Plus, when it comes to how to plan a kitchen, you could keep existing appliances or your sink or tap if you still like them and they’re in good nick.
Talk it out
Keeping in regular contact with your kitchen designer is the secret to kitchen planning success. Ask lots of questions if you’re not sure on anything, ask for updates and keep the conversation going as the design progresses. It’s best to make any changes to the design in the early stages as once products are ordered or manufacturing begins, changes could rack up additional costs.
If there’s something on your wishlist that simply doesn’t work in the design or space you have available, be prepared to compromise. What works on paper doesn’t always work when it comes to being constructed.
Be prepared to make changes on certain things if issues arise, but also remain strong if there is something you wish to include that looks like it’s in danger of being watered down.
A common example of this is if a homeowner is set on having an island, but doing so would compromise the flow of the space and make using the kitchen tricky, a compromise may be a peninsula or portable butcher’s block.
Consider lighting early
Not just task and mood illumination but also that from exterior sources – i.e how natural lighting enters the room throughout the day. The last thing you want to do is block the source and cook in a dark area.
Don’t forget the boring bits
Yep, that’s plumbing and electrics. Think about what will happen in each area of the kitchen and plan accordingly. For example, if you want a sink or dishwasher in the island, the plumbing and electrics will need to be done before the flooring is put down.
Power points are easily forgotten, too, so consider what will be used where, including charging points for tablets and phones.
Reselling or repurposing your old kitchen is one thing, but also think about how you can be more eco friendly in your new design. Choose appliances that are better for the planet by picking ones with energy ratings of A and above.
Don’t forget to include enough refuse, food waste and recycling bins and try to build them in if possible to keep them concealed. A food waste disposer built into the sink is also an excellent option.
Make sure there’s enough storage
Nobody has ever complained about having too much storage, right? Plan in solutions around your working triangle.
Place pans in drawers below the hob, crockery and dishwasher close to the sink, and dry foods adjacent to the fridge, or cook zone, to ensure your kitchen is fit for how you use it.
Make sure there’s enough space to store all your kitchen kit and even go as far as measuring taller items (such as tagines or bottles) to make sure they’ll fit. Look at handy pull-outs for condiments and dried goods and aim to dedicate an area for small appliances, including the coffee machine and toaster. A breakfast cupboard is a great way to achieve this.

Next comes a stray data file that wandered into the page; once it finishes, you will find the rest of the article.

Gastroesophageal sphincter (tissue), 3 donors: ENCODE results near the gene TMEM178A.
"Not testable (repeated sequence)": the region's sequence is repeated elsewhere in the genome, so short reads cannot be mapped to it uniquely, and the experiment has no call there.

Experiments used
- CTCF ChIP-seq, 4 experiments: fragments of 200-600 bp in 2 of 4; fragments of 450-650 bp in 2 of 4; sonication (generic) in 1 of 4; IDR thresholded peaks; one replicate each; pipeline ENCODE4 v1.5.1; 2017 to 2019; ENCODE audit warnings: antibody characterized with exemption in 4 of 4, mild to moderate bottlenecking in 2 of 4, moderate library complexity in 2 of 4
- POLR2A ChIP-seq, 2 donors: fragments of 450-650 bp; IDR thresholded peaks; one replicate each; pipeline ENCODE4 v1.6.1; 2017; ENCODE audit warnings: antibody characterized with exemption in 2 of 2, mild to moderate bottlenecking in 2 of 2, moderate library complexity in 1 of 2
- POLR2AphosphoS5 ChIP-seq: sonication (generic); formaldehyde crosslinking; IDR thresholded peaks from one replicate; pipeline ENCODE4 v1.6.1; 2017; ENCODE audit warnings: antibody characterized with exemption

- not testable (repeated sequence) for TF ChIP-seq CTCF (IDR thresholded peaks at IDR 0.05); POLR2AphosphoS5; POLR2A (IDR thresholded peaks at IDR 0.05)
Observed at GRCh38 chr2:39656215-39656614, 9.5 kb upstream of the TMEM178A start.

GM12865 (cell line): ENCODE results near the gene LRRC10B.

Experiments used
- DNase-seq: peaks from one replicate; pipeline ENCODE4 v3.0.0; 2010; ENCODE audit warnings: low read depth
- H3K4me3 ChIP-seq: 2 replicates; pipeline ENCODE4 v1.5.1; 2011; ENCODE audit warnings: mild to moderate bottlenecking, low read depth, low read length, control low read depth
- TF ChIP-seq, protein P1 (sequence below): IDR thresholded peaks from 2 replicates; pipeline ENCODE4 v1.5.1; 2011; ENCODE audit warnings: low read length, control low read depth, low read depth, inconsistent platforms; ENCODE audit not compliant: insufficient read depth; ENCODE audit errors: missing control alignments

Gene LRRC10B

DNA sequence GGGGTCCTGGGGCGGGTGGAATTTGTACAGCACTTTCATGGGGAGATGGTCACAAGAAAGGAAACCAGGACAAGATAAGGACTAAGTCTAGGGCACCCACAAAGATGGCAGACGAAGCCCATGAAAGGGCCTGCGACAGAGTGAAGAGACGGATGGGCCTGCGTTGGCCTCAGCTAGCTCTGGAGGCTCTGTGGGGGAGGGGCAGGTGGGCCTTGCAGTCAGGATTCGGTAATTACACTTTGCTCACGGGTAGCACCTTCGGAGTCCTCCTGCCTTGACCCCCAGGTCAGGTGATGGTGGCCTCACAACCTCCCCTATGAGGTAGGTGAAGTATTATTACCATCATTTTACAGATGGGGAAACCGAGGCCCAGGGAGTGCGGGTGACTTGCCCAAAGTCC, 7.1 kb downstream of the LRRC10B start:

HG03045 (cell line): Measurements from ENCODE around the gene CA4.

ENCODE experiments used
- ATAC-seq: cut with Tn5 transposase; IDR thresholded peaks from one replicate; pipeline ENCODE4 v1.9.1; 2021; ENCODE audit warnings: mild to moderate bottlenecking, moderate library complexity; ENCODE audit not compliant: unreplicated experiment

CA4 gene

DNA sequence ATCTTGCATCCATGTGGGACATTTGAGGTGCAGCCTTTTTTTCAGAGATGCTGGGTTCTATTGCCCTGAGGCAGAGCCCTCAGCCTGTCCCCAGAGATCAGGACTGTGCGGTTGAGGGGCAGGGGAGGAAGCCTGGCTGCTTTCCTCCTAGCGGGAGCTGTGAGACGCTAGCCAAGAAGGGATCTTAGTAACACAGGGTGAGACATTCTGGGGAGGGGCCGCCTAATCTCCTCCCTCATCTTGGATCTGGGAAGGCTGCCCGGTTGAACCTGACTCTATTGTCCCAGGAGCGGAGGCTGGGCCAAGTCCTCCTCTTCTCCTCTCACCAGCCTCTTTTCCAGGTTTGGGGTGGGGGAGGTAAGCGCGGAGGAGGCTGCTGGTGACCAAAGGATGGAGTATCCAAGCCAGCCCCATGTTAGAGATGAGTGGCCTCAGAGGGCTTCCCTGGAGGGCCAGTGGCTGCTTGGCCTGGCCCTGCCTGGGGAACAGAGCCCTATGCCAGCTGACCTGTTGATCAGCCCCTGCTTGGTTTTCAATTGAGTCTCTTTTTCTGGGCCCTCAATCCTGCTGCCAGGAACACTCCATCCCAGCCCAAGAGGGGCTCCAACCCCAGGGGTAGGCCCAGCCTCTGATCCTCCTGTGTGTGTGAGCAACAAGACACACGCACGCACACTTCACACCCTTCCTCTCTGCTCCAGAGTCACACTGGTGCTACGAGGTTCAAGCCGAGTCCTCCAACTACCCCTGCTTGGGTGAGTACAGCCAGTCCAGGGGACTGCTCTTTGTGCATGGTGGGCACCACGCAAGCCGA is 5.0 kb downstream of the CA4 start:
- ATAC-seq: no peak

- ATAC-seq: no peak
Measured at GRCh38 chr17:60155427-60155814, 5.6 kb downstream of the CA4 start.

You might also want to include open shelving for displaying your favourite items.
Check colours work in your space (and get lots of samples)
Decorating falls into the category of how to plan a kitchen, so when it comes to choosing colours – for walls, floors, cabinets and the rest – always check the colours in your space.
Shades can vary dramatically depending on the amount of natural light in the scheme and what looks good in a bright, airy showroom might not work as well in a north-facing kitchen.
Take a trip to a stone yard if you’re planning a natural stone worktop. There can be big variations from one slab to another. Always aim to see large slabs over small samples for large pieces like surfaces.
How to plan a kitchen: choosing appliances
Your choice of appliances should be in answer to this question: will I use it?
If you’re a keen cook or baker, go for models with all the features, but if you prefer simply meals, simpler appliances will suffice.
Large family? Go bigger on the oven and fridge-freezer. Like to entertain? Invest in a wine storage unit. Think about your cooking habits and lifestyle and then choose appliances to suit.
Got an open-plan space? choose appliances with noise levels of less that 60dB (the level of average human conversation) to make sure family meals or evenings watching TV aren’t disturbed by a loud washing machine, dishwasher, or extractor.
Pick an extractor compatible with the size of your room. A good rule of thumb is to work out the volume of
your kitchen (length x width x height) – for instance 4m x 3m x 2.5m = 30m3 – and then multiply that by 10, as that’s how often your appliance should be able to filter the air in your space per hour. This will give you a rate of extraction.
Get the sink and tap right
Make sure your sink and taps look good together – especially if you’re buying them from different brands, as finishes will vary.
Boiling-water taps, three and four-in-one taps means you no longer have to include an extra hole for a boiling-water or filter tap – plus you don’t have to keep an area clear on the worktop to place a kettle. However, make sure your plan includes a spot for the water tank below the sink if you choose a multi-purpose tap.
Yes – that again. Communication is so important throughout kitchen planning, right through to installation.
Any problems that are caught early can be changed with more ease than they can if spotted later on in the process. If questions arise, speak to your kitchen designer and if you’re wondering what’s happening with your design, pick up the phone. Here’s what to expect when working with a kitchen designer, too, FYI.
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Featured image: iStock.